• The clinical response to coagulation factor IX may vary. If bleeding is not controlled with the recommended dose, the plasma level of factor IX should be determined, and a sufficient dose of coagulation factor IX should be administered to achieve a satisfactory clinical response. If the patient's plasma factor IX level fails to increase as expected or if bleeding is not controlled after the expected dose, the presence of an inhibitor (neutralizing antibodies) should be suspected, and appropriate testing performed.

Anaphylaxis and Severe Hypersensitivity Reactions

  • Allergic type hypersensitivity reactions, including anaphylaxis, have been reported with coagulation factor IX and have manifested as pruritus, rash, urticaria, hives, facial swelling, dizziness, hypotension, nausea, chest discomfort, cough, dyspnea, wheezing, flushing, discomfort (generalized) and fatigue. Frequently, these events have occurred in close temporal association with the development of factor IX inhibitors. Advise patients to discontinue use of the product and contact their physician and/or seek immediate emergency care.
  • Coagulation factor IX contains trace amounts of hamster (CHO) proteins. Patients treated with this product may develop hypersensitivity to these non-human mammalian proteins.

Thromboembolic Complications

  • The safety and efficacy of coagulation factor IX administration by continuous infusion have not been established. There have been post-marketing reports of thrombotic events in patients receiving continuous-infusion coagulation factor IX through a central venous catheter, including life-threatening superior vena cava (SVC) syndrome in critically ill neonates.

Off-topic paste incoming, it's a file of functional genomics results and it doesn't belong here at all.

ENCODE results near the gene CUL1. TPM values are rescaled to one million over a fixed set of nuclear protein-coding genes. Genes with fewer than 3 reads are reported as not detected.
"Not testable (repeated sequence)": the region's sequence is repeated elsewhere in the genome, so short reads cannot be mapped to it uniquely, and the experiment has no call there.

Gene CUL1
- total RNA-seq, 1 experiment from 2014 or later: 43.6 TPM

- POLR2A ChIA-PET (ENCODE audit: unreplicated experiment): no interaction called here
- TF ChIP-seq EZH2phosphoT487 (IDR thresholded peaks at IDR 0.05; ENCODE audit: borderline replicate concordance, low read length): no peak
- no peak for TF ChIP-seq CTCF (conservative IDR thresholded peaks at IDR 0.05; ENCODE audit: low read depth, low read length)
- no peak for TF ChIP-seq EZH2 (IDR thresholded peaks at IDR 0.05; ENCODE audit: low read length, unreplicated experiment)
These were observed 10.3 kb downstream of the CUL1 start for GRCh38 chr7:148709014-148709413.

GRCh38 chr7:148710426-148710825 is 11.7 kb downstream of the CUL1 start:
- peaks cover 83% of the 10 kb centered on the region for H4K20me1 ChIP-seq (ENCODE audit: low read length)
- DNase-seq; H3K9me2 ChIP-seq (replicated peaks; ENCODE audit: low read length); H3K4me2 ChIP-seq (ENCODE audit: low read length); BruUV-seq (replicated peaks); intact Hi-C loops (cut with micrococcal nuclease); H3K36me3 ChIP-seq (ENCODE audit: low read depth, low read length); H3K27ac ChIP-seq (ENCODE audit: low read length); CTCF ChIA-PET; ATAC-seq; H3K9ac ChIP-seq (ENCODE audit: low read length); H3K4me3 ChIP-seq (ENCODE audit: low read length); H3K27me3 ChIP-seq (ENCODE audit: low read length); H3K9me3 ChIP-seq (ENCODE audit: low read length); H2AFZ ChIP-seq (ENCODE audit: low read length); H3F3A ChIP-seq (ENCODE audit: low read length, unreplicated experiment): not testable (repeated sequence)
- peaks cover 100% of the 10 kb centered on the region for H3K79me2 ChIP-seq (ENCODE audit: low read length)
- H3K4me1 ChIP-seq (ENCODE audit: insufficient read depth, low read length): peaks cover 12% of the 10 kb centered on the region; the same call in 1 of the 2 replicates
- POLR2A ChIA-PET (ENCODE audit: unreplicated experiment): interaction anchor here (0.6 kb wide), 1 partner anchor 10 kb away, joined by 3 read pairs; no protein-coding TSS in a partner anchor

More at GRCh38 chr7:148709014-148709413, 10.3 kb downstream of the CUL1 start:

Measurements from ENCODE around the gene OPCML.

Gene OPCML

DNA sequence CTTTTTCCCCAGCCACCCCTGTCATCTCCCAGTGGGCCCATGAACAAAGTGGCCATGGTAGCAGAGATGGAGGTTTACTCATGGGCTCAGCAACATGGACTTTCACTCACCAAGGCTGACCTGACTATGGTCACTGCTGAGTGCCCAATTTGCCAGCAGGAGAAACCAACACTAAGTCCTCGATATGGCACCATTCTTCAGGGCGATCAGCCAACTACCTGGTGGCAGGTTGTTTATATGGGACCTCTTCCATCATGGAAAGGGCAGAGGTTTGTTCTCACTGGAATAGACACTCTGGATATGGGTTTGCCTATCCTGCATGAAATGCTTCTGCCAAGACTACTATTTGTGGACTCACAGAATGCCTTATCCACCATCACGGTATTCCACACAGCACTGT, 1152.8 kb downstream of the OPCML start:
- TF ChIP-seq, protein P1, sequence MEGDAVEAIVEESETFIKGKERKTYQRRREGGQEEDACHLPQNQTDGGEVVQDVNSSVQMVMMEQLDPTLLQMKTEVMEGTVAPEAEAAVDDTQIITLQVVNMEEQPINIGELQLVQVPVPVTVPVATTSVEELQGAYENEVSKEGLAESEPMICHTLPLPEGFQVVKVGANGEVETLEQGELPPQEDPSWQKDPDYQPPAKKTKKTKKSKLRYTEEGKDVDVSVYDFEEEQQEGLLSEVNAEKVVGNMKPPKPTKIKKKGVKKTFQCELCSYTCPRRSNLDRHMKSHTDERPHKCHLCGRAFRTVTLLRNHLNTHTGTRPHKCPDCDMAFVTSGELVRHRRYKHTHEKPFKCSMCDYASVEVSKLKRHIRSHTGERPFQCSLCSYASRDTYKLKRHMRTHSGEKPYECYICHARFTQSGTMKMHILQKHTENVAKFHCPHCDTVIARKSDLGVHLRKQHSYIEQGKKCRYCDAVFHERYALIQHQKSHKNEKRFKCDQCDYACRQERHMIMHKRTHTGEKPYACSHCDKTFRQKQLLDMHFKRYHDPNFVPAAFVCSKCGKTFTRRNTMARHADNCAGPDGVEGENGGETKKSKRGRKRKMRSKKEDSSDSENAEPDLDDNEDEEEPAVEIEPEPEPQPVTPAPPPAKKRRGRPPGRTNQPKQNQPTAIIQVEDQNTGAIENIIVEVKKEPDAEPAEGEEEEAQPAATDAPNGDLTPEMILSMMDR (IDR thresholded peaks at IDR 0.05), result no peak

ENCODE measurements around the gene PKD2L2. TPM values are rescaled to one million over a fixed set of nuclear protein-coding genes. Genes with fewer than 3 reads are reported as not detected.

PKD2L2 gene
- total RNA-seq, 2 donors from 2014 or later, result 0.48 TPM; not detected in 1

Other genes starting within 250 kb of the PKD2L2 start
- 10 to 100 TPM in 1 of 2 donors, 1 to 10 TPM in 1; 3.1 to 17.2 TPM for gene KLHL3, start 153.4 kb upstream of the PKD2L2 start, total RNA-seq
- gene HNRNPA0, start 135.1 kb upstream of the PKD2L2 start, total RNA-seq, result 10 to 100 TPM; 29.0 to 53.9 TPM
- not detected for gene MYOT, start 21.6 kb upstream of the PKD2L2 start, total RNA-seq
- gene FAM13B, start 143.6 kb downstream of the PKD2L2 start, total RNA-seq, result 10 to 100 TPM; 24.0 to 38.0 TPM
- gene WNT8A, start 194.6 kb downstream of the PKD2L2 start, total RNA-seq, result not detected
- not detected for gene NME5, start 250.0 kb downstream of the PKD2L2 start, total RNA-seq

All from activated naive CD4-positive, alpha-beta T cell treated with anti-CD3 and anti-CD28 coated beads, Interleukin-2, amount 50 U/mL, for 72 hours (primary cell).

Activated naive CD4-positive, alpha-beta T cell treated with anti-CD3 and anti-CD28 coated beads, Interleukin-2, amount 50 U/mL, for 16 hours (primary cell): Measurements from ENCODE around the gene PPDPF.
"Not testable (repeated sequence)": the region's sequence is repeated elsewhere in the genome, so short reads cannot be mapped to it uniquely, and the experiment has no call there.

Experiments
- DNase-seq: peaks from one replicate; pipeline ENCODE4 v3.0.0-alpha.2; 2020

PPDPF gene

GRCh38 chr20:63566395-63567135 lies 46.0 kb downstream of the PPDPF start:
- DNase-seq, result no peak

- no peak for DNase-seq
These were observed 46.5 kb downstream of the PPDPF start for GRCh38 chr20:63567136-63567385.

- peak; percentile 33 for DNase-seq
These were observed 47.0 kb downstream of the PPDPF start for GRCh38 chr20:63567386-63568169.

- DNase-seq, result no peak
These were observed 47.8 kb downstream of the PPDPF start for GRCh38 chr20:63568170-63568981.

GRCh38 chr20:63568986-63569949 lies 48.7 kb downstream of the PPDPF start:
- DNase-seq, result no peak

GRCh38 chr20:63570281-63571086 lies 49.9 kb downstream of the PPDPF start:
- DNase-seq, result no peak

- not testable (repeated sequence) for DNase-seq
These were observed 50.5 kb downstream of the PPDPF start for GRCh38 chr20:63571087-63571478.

Nephrotic Syndrome

  • Nephrotic syndrome has been reported following immune tolerance induction with factor IX products in hemophilia B patients with factor IX inhibitors and a history of allergic reactions to factor IX. The safety and efficacy of using coagulation factor IX for immune tolerance induction have not been established.

Neutralizing Antibodies (Immunogenicity)

  • Patients using coagulation factor IX should be monitored for the development of factor IX inhibitors by appropriate clinical observations and laboratory tests. Inhibitors have been reported following administration of coagulation factor IX. If expected plasma factor IX activity levels are not attained, or if bleeding is not controlled with an expected dose, an assay that measures factor IX inhibitor concentration should be performed.
  • Patients with factor IX inhibitors may be at an increased risk of anaphylaxis upon subsequent challenge with factor IX.2 Patients experiencing allergic reactions should be evaluated for the presence of an inhibitor. Patients should be observed closely for signs and symptoms of acute hypersensitivity reactions, particularly during the early phases of initial exposure to product. Because of the potential for allergic reactions with factor IX concentrates, the initial (approximately 10 - 20) administrations of factor IX should be performed under medical supervision where proper medical care for allergic reactions could be provided.

Monitoring Laboratory Tests

  • Patients should be monitored for factor IX activity levels by the one-stage clotting assay to confirm that adequate factor IX levels have been achieved and maintained, when clinically indicated.

Patients should be monitored for the development of inhibitors if expected factor IX activity plasma levels are not attained, or if bleeding is not controlled with the recommended dose of coagulation factor IX. Assays used to determine if factor IX inhibitor is present should be titered in Bethesda Units (BUs).

Adverse Reactions

Clinical Trials Experience